Building the foundations

The Federation of Master Builders (FMB) was established in July 1941 by 15 small builders who were determined to help Britain build back better after the London Blitz of 1940. Faced with a shortage of skilled labour and materials, the builders – united by a shared passion for quality construction – worked together to coordinate the efforts of local builders to restore bomb-damaged buildings and homes. What began then as the Federation of Greater London Master Builders, later became the Federation of Master Builders in 1943 to reflect the national reach of the organisation. The FMB ‘badge of quality’ was created and to this day, continues to identify small and medium-sized (SME) building companies that are committed to quality craftsmanship.   

Since 1941, the FMB has evolved while maintaining a clear focus on championing quality construction and representing the interests of SME builders. While there is much work to be done, we are proud of our history.

The post war years

In the 1950s, the FMB continued to establish its presence in the regions and the first edition of Master Builder Journal, which is known today as Master Builder magazine, was published. In 1957, the FMB exhibited at the 'Building the New Britain Building Exhibition' at Olympia in London, where both the Queen and Queen Mother visited the FMB stand.

FMB meets the queen

The late 20th century and beyond

In the 1970s, the FMB introduced the first pension scheme for the building industry known as the ‘Construction Industry Pension scheme’. We also formed the Building and Allied Trades Joint Council (BATJIC) in partnership with the Transport and General Workers Union in order to determine annual changes in wages and conditions within the building industry. The FMB continues to support BATJIC each year, which helps to maintain good industrial relations in the workplace.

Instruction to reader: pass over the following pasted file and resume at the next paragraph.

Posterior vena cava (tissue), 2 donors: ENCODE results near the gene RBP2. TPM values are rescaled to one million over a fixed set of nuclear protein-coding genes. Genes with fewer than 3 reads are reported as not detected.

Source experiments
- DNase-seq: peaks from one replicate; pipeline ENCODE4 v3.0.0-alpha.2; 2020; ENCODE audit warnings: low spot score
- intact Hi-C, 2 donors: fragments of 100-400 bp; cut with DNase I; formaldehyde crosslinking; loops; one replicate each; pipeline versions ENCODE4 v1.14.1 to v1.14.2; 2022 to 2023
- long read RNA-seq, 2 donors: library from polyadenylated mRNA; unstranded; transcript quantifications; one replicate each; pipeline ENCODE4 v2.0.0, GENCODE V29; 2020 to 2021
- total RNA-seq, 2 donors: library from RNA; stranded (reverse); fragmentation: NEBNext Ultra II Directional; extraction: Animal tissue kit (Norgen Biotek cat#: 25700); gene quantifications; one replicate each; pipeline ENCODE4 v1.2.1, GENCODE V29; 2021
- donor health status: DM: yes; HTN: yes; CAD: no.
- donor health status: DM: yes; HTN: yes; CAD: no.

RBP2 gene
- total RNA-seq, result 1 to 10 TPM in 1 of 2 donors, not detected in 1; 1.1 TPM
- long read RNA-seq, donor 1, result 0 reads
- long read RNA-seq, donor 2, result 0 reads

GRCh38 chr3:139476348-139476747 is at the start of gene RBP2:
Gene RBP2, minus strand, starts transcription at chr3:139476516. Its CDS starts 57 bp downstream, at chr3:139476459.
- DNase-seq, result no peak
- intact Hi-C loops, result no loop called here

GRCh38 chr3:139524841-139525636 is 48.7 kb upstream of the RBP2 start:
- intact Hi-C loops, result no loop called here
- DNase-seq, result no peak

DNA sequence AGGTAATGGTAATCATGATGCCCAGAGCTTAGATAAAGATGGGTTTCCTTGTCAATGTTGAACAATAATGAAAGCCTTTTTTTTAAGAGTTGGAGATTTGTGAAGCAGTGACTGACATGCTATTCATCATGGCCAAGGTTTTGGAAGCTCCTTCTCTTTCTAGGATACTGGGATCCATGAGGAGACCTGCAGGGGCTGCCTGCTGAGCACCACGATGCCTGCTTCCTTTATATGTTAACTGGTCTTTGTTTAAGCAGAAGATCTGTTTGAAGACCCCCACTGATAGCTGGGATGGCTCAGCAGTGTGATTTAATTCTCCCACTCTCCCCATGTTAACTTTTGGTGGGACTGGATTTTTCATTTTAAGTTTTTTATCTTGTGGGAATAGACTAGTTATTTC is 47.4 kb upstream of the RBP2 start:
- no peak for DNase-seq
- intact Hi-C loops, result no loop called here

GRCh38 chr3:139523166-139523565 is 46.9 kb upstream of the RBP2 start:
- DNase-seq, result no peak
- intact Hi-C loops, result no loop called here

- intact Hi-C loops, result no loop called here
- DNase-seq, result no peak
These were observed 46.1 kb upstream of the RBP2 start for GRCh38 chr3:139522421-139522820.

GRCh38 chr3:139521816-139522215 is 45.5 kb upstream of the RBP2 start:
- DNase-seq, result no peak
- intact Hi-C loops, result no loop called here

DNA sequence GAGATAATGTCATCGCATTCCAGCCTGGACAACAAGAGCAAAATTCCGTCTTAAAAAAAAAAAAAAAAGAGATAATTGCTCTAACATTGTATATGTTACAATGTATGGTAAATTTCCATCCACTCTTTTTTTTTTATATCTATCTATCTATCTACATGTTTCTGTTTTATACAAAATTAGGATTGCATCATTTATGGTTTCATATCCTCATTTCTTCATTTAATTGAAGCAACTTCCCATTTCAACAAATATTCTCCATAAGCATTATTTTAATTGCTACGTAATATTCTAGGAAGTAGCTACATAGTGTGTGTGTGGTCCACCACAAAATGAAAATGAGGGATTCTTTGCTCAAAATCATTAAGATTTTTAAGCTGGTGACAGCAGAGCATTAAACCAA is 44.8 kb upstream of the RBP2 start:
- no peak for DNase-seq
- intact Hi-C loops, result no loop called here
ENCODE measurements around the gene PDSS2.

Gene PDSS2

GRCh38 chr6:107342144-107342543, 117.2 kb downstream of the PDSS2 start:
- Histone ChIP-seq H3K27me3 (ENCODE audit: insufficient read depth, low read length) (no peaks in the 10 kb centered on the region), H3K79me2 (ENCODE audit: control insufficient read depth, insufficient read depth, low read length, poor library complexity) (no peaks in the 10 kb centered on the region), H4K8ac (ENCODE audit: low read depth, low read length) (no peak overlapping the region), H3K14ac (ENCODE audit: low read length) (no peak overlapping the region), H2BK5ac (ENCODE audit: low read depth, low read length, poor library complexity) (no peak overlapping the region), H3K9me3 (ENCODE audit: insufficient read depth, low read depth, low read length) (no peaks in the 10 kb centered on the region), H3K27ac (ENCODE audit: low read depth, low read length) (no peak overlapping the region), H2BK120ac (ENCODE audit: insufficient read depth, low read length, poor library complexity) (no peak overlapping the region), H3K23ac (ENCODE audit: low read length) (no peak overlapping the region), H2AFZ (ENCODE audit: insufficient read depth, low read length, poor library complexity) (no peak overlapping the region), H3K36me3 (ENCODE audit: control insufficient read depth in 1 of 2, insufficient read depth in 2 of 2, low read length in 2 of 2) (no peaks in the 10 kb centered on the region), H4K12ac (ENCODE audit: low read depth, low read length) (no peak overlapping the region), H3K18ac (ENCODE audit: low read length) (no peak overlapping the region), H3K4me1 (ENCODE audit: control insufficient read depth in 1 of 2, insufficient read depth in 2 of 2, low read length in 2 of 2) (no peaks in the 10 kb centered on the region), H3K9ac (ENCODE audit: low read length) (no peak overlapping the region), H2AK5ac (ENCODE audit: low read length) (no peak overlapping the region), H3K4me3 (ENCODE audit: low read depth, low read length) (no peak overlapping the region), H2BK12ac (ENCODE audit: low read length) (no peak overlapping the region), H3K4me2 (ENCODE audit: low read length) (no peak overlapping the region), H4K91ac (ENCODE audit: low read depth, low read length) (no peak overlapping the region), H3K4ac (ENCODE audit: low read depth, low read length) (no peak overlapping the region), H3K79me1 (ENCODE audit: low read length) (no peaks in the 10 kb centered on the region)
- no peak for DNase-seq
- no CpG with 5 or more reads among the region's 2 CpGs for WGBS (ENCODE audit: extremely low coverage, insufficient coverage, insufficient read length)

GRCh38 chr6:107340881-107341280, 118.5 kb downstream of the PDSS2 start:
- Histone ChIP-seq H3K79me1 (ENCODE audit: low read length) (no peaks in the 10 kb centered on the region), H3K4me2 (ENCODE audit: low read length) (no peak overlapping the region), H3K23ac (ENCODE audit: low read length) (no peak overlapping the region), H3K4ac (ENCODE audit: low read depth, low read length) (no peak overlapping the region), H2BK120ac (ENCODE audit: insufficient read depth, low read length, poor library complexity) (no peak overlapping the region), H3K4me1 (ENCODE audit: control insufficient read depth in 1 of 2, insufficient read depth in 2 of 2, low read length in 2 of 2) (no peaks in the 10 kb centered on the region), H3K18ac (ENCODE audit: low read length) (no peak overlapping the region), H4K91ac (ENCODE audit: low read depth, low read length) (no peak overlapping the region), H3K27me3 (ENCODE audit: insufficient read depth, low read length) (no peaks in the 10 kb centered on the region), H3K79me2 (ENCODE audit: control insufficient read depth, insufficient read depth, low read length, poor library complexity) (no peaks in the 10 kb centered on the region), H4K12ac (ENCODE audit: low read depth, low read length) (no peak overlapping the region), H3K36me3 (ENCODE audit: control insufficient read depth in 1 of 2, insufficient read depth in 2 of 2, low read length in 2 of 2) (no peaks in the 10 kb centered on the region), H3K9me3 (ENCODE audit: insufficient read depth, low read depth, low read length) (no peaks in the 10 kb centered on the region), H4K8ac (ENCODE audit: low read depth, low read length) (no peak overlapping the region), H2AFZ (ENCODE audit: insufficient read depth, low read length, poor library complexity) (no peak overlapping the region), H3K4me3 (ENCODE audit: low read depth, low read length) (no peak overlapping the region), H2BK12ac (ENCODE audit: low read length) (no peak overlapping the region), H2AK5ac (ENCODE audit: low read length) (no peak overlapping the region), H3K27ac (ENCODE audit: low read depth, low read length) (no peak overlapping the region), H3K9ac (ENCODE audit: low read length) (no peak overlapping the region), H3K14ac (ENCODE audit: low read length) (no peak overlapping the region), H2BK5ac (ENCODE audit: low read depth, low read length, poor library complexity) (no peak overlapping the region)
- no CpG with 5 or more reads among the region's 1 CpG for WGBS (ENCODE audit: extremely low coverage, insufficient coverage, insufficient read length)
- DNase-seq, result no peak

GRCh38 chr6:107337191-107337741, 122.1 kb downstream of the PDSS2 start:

In the 1980s, the FMB secured two seats on the Construction Industry Training Board (CITB), giving small builders a voice in determining the training requirements for the industry. We continue to work with CITB today to call for greater support for SME builders. During this period, the National Register of Warranted Builders (NRWB) was established, which included an insurance-backed warranty — the first scheme of its kind in the building industry — on workmanship, materials and structural defects. NRWB later became FMB Insurance, which continues to provide a wide range of insurance and warranty products to those in the building industry.  

In the 1990s, the FMB expanded into Scotland and Northern Ireland with the creation of local hubs and the online Find a Builder service was launched, making it easier for consumers to find a Master Builder they could trust. The Master Builder of the Year Awards were also launched to recognise quality projects delivered by SME building companies.  

In the 2000s, the FMB joined TrustMark, the only Government-endorsed standards scheme for trades that operate in and around the home, as one of its founding scheme providers. We are currently the largest provider for trades. Independent inspections of all new members were introduced in 2011 to ensure building companies met the high standards of workmanship expected of a Master Builder.

Our work continues

In recent years, we have expanded our membership services and increased our profile and lobbying efforts to help Master Builders promote, protect and grow their building companies. Read about our current campaigns to support Master Builders.

In 2020, the UK construction industry faced its biggest crisis since the Second World War – the outbreak of the coronavirus pandemic. Throughout the pandemic, the FMB has played an active role in supporting members and collaborating with the wider construction industry to tackle new and unprecedented challenges. As they did back in 1941, we know that Master Builders will again have a key role to play to support recovery and help the nation to build back better.

In September 2020, the FMB appointed its first female National President, Jan Etchells.

The FMB through the years